Counting on Comebacks

Perhaps it’s a flaw in the way I evaluate players, but with the Phillies and Marlins selling low on Jim Thome and Mike Lowell last week, it seems to me that teams are far too quick to give up on star players after one bad season. This time last year, Thome and Lowell were among the best players at their respective positions. Thome was coming off his fourth straight 40-homer season, smacking 42 homers with 105 RBIs in the second year of his long-term deal with Philadelphia. Lowell had made his third straight All-Star team, hitting .293/.365/.505 for Florida with 27 homers of his own.

Now fast forward exactly one year. After an injury-plagued, unproductive third season in Philadelphia, the Phillies dumped Thome on the White Sox for a solid, underrated player (Aaron Rowand) and two very intriguing prospects (Gio Gonzalez and Daniel Haigwood) while paying a huge chunk of his remaining salary. The Marlins unloaded Lowell on the Red Sox by packaging him (and his remaining contract) along with what Boston really wanted, Josh Beckett.

A year ago both players would have been viewed as huge, division-altering additions (and three years ago the Phillies were thrilled to have lured Thome away from Cleveland as a free agent). Now Red Sox fans talk about Lowell like Beckett is the cute girl at the bar they’re flirting with and he’s the ugly friend sitting next to her to whom they have to be nice. And many of my fellow Twins fans—who watched Thome absolutely destroy them on a yearly basis while with the Indians—seem to think the deal doesn’t improve the White Sox a whole lot.

A quick look at the top hitters in baseball this season is all we need to find a number of instances where star hitters bounced back in a big way after previously falling off a cliff like Thome and Lowell. For instance, in 2004 Jason Giambi put up nearly identical numbers to what Thome did this year:

                    PA      AVG      OBP      SLG      OPS     IsoD     IsoP
Giambi 2004        322     .208     .342     .379     .721     .134     .171
Thome 2005         242     .207     .360     .352     .712     .153     .145

Giambi was 33 years old in 2004, while Thome was 34 this season. In both cases, a first baseman with a long history of outstanding offensive production struggled to stay healthy, narrowly kept his batting average above .200 and produced an on-base percentage-heavy OPS in the low .700s. The final results—.208/.342/.379 for Giambi and .207/.360/.352 for Thome—were about as close as you can get.

And we all know what happened with Giambi. He got off to a slow start this year, but he ended up hitting .271/.440/.535 with 32 homers to lead the league in on-base percentage and rank fifth in OPS on his way to the AL Comeback Player of the Year award. Now, certainly Giambi’s struggles and Thome’s struggles came under different circumstances. The point, however, is that one bad season after a long track record of outstanding hitting from an aging, left-handed slugger doesn’t rule out a major bounce back the next year.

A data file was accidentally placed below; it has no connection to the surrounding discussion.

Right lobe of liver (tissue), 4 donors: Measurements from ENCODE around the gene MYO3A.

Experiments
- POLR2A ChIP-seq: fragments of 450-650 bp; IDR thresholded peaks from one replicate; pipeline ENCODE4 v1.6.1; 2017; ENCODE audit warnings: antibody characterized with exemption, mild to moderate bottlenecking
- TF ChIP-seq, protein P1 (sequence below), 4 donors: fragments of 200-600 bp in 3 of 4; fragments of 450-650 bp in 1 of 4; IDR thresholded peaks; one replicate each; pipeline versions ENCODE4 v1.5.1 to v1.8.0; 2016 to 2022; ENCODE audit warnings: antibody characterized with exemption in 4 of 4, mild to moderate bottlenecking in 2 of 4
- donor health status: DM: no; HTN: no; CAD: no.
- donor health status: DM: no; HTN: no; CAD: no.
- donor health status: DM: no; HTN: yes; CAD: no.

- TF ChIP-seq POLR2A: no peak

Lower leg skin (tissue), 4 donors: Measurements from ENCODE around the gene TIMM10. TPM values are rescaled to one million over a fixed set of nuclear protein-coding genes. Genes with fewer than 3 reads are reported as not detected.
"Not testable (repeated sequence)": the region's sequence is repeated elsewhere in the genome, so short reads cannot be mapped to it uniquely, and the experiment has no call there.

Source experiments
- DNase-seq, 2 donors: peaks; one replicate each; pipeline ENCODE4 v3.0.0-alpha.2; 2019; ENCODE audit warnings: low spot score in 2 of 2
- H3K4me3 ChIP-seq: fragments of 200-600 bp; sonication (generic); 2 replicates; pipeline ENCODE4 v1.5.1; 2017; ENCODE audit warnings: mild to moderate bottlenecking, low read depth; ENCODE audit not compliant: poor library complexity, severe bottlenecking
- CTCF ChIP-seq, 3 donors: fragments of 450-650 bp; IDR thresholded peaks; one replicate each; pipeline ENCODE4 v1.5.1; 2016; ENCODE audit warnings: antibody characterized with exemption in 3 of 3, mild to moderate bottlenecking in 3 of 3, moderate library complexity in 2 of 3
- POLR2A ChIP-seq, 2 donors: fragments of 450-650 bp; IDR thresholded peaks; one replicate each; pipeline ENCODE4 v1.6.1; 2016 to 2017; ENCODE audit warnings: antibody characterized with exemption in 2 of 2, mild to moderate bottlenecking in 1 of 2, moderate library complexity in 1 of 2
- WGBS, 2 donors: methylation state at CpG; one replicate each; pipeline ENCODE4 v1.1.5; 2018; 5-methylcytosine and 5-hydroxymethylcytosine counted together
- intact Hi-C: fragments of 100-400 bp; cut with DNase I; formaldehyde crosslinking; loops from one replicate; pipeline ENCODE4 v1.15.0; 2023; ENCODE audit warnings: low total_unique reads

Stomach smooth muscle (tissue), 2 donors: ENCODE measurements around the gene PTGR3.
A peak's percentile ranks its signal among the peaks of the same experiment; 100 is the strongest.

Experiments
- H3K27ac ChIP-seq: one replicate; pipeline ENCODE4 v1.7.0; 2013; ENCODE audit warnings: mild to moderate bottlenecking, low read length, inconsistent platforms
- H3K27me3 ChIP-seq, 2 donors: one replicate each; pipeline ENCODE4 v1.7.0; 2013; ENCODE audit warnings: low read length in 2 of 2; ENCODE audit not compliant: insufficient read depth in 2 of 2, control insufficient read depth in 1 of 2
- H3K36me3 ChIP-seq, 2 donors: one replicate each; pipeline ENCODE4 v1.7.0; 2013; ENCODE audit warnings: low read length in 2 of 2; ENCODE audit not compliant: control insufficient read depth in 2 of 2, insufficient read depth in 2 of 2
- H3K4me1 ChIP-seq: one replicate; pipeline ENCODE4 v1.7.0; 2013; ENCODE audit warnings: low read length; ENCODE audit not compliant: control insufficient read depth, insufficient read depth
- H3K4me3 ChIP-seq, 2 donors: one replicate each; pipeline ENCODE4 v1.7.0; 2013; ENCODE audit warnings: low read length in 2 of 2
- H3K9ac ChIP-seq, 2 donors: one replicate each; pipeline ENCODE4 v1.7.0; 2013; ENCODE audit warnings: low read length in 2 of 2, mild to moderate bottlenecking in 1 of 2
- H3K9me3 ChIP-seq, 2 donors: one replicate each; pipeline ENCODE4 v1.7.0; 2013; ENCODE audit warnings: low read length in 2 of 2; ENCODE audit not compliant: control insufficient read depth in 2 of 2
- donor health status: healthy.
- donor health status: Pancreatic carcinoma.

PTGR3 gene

Lowell’s situation is a little different, in that he isn’t as old as Thome and didn’t have nearly the same sort of dominant resume. However, there are still a couple of good comps for him among this year’s top hitters. Back in 2003, both Paul Konerko and Pat Burrell—two powerful, right-handed batters—suddenly fell off a cliff after consistently ranking among the top hitters at their respective positions.

                           2000-2002                                2003
                AVG      OBP      SLG      OPS         AVG      OBP      SLG      OPS
Konerko        .294     .357     .496     .853        .234     .305     .399     .704
Burrell        .267     .361     .496     .857        .209     .309     .404     .713

Konerko’s and Burrell’s numbers are eerily similar. They both hit around .350/.500 (OBP/SLG) with an .850 OPS in the three years leading up to their horrible season and then dropped to around .300/.400 with a .700 OPS in 2003. Now compare that to Lowell:

                           2002-2004                                2005
                AVG      OBP      SLG      OPS         AVG      OBP      SLG      OPS
Lowell         .282     .354     .500     .854        .236     .298     .360     .658

Look familiar? The “before” numbers are nearly identical—Lowell hit .354/.500 from 2002-2004, with an .854 OPS. And then this year he plummeted to .298/.360 with a .658 OPS. That drop is a little further than Konerko or Burrell experienced, but it’s still damn close. And what have Konerko and Burrell done since?

                           2004-2005
                AVG      OBP      SLG      OPS
Konerko        .280     .367     .534     .901
Burrell        .270     .378     .482     .860

Konerko actually bounced back to become an even better hitter, posting back-to-back 40-homer, 100-RBI seasons. Burrell basically just picked up right where he left off before his mess of a season, and hit .281 with 32 homers while ranking second in the NL with 117 RBIs this year.

Comparing Giambi to Thome or Konerko and Burrell to Lowell are just examples, of course. Because one player bounced back one way doesn’t guarantee that another player will do the same thing in a similar spot. With that said, I do think it shows that teams should be a little more patient with their stars. Or, at the very least, that paying discount prices for guys like Thome and Lowell following down seasons isn’t a bad move.

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